Proactive corporate support for COVID vaccination has triggered praise for some companies. But does it indicate a growing willingness to take a stand on high-profile public issues… or is it simply opportunistic marketing?
It’s easy and low-risk for big retailers to offer undercover space or the use of their car-parks for pop-up COVID testing or as vaccination sites. And many companies are providing time-off or paid leave for staff to get vaccinated, or are offering their own medical teams to help vaccinate the public in areas with worker shortages.
But going further — to proactively promote or even mandate individual vaccination — seems to be fraught with risk. It shouldn’t be controversial, yet it can backfire, especially for consumer brand businesses.
Take for example when Krispy Kreme in the United States offered one free glazed doughnut per day to any customer who could show proof they had been vaccinated. The company said it was meant to show “sweet support” to help accelerate slow vaccine rollout. Instead, it triggered a storm of outrage from doctors and dietitians about people gaining weight in quarantine at home, and accusations of fat-shaming and weight stigma. Some even attacked Krispy Kreme for discriminating against people who don’t want the vaccine and accused the company of being “part of the indoctrination of the citizens.”
Back down in Australia, the Prince Alfred Hotel in Port Melbourne gave a free drink to customers who had been vaccinated. They had to cancel the scheme after getting a slap on the wrist by federal health regulator, the Therapeutic Goods Administration, which said businesses cannot offer alcohol, tobacco or medicines as incentives to get vaccinated. Similarly, the Stomping Ground Brewery in Melbourne planned to give vaccinated people a free drink at a nearby beer festival, but abandoned the idea after social media attacks by anti-vaxxers.
More significantly, when Shepparton-based food processor SPC became the first Australian company to mandate COVID-19 vaccines for all staff earlier this month, the immediate response was criticism and doubt from unions and legal commentators with police investigating online threats.
Issue managers are sometimes keen for their organisation to take a stand on public controversies, yet it calls for judgement and wisdom. Companies need to be deliberate and selective. There is hardly a better example of how it can all go wrong than when Ed Bastain, chief executive of Atlanta-based Delta Airline, made an initial statement praising aspects of Georgia’s highly contentious new voting rights legislation. However, he had badly misjudged the situation and his stakeholders. In the face of a social media fury and threatened boycotts, he issued a new statement reversing his position and condemning the state legislation.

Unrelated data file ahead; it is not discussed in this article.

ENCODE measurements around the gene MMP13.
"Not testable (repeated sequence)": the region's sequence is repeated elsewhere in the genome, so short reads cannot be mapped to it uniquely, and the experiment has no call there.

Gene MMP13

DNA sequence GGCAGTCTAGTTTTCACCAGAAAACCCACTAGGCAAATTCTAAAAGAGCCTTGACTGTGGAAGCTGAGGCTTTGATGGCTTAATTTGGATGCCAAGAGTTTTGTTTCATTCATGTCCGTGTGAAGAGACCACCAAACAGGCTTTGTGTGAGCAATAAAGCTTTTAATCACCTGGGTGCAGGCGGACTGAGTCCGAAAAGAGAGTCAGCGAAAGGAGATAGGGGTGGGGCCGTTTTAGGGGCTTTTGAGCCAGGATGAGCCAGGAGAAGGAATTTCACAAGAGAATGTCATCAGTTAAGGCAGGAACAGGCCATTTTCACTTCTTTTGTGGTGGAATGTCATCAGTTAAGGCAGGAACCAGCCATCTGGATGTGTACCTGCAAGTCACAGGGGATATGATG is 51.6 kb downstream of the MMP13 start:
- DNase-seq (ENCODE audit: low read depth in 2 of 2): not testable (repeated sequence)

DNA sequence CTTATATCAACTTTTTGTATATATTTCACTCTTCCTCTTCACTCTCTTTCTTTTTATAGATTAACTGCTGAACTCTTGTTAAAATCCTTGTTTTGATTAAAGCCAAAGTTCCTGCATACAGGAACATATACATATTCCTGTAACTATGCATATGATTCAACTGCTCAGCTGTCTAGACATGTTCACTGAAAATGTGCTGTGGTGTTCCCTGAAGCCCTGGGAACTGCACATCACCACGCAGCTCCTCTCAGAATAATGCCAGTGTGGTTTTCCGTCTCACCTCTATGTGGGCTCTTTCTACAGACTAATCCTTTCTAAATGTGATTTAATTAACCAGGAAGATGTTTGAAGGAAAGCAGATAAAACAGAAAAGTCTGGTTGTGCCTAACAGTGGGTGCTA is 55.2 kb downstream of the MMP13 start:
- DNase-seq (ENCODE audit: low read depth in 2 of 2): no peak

By contrast there has been no backing down by Mike Lindell, the so-called “My Pillow Guy” from TV infomercials, whose outspoken promotion of Trump’s election fraud conspiracy led to major retailers across the US dropping his company’s bedding products.
Although opinion polls consistently show customer support for brands taking a stand on current public issues, it is very easy to confuse legitimate issue participation with blatant marketing. For example, in the wake of last year’s disastrous bushfires in Australia, Tiffany and Co took out full page newspaper advertisements rebuking Prime Minister Scott Morrison for not taking “bold and decisive action” on climate change.
Given that it came less than 12 months after the global jewellery brand first launched in Australia, Carl Rhodes in The New Daily was likely justified in concluding: “One doesn’t have to be a hardened cynic to smell public relations opportunism.”
While COVID vaccination may offer a seemingly soft opportunity for corporate issue activism, CEOs and senior executives everywhere need to think very carefully about whether to take a stand on a high-profile issue; which issue that should be; and, critically, whether that position is truly aligned with their history, their brand and their values.
Tony Jaques is an expert on issue and crisis management and risk communication. He is CEO of Melbourne-based consultancy Issue Outcomes and his latest book is Crisis Counsel: Navigating Legal and Communication Conflict.